In the following paragraphs, I will discuss the methods that will test the hypothesized relationship between judicial independence and human rights in African countries. Next, I will conduct the necessary statistical analysis and provide both a substantive and an empirical discussion of the results. Table 1 displays a summary of the complete data set. A cross sectional analysis is conducted. This analysis comprises an OLS regression of human rights in 2008 on the measures of judicial independence in 2006 in thirty-one countries. I anticipate a lagged relationship between independent and dependent variables. For this reason, the independent variables are lagged for two years.
Personal Integrity Abuse Model
To follow precedence, human rights will be labeled as the “integrity of the person” (Poe and Tate 1994, Cingranelli and Pasquarello 1985; Henderson 1991, 1993; Mitchell and McCormick 1988; Stohl and Carleton 1985). The abuse of an individual’s personal integrity will be referred to as violations of a person’s human rights. Examples of acts that invade a person’s human rights are torture, imprisonment, and murder committed by the state.
Those actions (torture, imprisonment, and murder) used to define human rights are not meant to diminish other elements of human rights. Other components that relate to the broader definition that includes economic rights and political rights are still important. On the other hand, the focus of this paper is on what is believed to be the most “egregious and severe crimes against humanity” (Poe and Tate 1994), and judicial independence is a factor that can effectively decrease the number of severe crimes committed within a society.
The measurement of human rights is a composite of rankings from the Amnesty International Reports and the U.S. State Department. Countries were rated on a five-point ordinal scale for human rights, with measurements of repression ranging from 1 to 5. A country represented by the number 1, like Guinea-Bissau, signifies that it is “under a secure rule of law” (Gibney, Cornett, and Wood 2011). A country represented by the number 5 is considered a society filled with terroristic behavior.
Measurement of Judicial Independence
Countries in Africa tend to share a similar background and culture, yet there is considerable variation in the occurrence of human rights violations. The focus on African populations comes from curiosity about the factors that cause such variations. For my research, I developed a sample of 31 African countries. For the measurement of judicial independence, I use the Bertelsmann Transformation Index (BTI), which is measured on an ordinal scale from 1-10 (1 being the lowest and 10 being the highest). The BTI is an international ranking of 125 developing and transitioning countries. This index is a useful source for this project, because its measurement of judicial independence aligns with the way I analyze judicial independence. Bertelsmann categorizes judicial independence as the freedom from external influence, and ranks developing and transitioning countries in accordance with this definition.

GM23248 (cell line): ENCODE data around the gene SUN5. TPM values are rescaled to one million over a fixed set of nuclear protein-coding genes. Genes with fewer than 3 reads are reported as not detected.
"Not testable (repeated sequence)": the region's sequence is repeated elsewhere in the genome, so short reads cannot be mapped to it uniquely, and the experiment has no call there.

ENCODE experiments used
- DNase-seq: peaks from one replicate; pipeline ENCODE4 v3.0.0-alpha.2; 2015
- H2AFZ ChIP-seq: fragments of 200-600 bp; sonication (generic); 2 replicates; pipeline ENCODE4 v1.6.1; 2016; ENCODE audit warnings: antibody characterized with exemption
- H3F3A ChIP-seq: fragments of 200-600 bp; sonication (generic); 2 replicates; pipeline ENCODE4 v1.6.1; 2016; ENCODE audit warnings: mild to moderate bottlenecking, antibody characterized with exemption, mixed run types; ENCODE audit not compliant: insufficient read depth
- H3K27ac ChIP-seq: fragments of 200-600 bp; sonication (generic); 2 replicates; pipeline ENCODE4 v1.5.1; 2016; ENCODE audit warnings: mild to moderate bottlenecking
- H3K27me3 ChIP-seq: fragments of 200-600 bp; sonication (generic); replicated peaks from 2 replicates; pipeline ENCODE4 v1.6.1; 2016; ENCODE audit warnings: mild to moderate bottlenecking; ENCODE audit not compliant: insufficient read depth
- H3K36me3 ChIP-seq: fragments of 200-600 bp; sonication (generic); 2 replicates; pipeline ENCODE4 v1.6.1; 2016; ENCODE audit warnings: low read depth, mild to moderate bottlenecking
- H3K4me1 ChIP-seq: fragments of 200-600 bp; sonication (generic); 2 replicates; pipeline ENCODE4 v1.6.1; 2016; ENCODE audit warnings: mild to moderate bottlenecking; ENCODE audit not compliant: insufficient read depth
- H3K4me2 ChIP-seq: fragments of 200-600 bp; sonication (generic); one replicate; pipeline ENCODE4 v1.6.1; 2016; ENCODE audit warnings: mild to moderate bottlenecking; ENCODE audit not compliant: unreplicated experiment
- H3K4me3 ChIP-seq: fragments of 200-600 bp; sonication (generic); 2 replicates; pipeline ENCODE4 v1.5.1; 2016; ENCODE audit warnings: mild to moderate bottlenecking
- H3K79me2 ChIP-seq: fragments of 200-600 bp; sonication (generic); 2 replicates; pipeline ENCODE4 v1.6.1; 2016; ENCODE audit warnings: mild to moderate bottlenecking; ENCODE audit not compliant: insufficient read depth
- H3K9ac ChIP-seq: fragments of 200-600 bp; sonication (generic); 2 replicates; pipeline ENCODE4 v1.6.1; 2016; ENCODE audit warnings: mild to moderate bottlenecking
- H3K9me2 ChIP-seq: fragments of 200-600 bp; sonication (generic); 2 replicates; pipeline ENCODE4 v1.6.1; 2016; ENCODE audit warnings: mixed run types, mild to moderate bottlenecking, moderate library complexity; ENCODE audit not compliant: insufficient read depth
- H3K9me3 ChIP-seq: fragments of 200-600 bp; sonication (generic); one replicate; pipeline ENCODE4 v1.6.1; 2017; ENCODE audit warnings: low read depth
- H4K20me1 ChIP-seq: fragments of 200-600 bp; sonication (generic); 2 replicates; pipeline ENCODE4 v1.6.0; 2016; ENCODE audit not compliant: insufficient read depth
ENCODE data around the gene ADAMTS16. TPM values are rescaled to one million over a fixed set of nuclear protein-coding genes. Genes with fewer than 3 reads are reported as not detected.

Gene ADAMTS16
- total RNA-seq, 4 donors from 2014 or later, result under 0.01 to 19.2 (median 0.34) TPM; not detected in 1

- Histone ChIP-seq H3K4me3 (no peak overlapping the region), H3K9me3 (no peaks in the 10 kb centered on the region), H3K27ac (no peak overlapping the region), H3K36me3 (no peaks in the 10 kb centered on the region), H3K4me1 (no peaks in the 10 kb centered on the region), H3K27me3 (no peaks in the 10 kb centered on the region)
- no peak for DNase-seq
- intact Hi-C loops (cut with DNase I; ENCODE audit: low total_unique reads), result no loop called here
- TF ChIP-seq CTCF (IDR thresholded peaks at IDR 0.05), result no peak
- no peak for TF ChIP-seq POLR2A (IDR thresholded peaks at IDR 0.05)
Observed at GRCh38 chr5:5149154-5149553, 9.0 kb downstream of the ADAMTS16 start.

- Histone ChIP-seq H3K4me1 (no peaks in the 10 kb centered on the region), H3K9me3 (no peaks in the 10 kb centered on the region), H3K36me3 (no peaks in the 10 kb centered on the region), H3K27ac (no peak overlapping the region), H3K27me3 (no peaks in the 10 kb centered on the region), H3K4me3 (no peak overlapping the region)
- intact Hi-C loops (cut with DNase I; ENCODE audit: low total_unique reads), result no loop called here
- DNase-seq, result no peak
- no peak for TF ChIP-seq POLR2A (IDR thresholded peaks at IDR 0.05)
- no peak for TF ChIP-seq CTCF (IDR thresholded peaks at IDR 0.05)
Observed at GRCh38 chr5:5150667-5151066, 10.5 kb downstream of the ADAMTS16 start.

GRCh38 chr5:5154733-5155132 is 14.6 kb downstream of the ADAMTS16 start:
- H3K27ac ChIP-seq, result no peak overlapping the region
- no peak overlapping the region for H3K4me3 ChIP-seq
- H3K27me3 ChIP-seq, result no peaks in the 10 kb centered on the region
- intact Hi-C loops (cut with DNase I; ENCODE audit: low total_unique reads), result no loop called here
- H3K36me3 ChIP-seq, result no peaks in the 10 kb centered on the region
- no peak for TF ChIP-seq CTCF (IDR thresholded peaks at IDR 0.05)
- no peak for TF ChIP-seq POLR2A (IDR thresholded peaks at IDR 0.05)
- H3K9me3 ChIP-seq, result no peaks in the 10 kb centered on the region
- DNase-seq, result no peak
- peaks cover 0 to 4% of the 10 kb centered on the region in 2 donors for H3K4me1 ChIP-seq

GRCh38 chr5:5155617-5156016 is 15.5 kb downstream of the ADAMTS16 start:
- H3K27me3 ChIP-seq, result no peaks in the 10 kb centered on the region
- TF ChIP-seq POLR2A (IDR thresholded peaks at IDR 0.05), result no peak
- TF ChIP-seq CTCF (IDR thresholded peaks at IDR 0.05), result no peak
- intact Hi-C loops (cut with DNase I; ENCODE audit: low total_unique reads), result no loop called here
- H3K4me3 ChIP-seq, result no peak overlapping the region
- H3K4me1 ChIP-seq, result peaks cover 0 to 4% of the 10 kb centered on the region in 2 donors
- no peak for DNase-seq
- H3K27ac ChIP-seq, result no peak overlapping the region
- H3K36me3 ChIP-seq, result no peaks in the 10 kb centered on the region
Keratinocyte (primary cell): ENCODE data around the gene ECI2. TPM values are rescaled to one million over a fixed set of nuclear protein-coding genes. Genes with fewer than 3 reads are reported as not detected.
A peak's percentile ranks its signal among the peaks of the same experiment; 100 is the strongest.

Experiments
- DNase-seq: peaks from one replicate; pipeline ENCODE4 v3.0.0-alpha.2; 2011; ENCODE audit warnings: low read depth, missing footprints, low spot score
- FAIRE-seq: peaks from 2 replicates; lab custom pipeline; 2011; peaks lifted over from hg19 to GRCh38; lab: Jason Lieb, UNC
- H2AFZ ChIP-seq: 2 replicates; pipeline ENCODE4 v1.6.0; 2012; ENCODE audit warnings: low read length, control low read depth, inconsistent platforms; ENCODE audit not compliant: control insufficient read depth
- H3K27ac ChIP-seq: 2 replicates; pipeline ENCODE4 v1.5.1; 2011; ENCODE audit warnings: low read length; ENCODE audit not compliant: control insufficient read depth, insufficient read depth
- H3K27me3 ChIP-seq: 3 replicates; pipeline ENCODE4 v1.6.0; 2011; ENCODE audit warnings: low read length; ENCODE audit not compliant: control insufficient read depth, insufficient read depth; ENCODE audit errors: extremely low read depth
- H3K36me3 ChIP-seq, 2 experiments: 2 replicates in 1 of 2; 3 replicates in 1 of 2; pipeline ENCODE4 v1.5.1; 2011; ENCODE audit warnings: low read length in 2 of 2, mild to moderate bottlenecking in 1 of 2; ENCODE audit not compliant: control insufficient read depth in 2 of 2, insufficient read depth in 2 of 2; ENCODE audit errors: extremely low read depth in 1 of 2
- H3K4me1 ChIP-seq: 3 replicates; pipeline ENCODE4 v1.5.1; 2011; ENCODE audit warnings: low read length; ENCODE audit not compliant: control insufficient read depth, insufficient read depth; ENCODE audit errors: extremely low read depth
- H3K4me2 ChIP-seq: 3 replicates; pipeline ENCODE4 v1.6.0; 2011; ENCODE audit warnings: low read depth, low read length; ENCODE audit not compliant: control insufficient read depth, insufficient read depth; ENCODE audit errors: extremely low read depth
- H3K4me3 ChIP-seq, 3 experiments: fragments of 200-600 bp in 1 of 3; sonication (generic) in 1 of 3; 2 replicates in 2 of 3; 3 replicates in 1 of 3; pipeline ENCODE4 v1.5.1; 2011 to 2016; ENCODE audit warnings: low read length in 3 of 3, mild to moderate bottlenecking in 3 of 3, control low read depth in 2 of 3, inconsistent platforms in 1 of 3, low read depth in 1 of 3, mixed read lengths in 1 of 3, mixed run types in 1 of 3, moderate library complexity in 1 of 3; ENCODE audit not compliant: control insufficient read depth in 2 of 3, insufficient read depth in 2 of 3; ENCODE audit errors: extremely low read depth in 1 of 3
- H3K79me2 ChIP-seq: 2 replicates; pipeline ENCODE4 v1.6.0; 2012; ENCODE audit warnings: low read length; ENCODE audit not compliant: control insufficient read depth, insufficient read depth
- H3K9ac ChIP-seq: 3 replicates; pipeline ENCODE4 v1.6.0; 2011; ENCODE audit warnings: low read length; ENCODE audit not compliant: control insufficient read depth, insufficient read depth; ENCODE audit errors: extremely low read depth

Scholars have found that democracy decreases human rights violations (Henderson 1991). Referring to Bollen’s definition, democracy is defined as “the extent to which the political power of the elite is minimized” (1980, 372). A country’s standard of living and political participation rate are important factors in discussing how a country protects its citizens’ rights. This justifies the use of democracy and GDP per capita as control variables. I used the Polity2 measure in Polity IV (retrieved at http://www.systemicpeace.org/polity/polity4.htm on September 8, 2011) to control for regime type. It is a common belief that economically balanced countries protect the rights of citizens. To control for the economic well-being of a country, GDP per capita (World Bank 2011) is measured.
An OLS analysis is conducted, because it is an appropriate method given the measurements of the dependent variable. It is usually recommended to conduct an ordered probit or logit for a dependent variable ranging from 1-5. Instead, I followed the precedent set by Poe and Tate and used regression. The same methodology is used because of the similar measurement of the dependent variable. Due to limitations of data, my empirical research will not be time series. I also limit my analysis to just 31 of 50 African countries. To improve empirical studies on this topic, an advanced systematic measure of judicial independence is needed.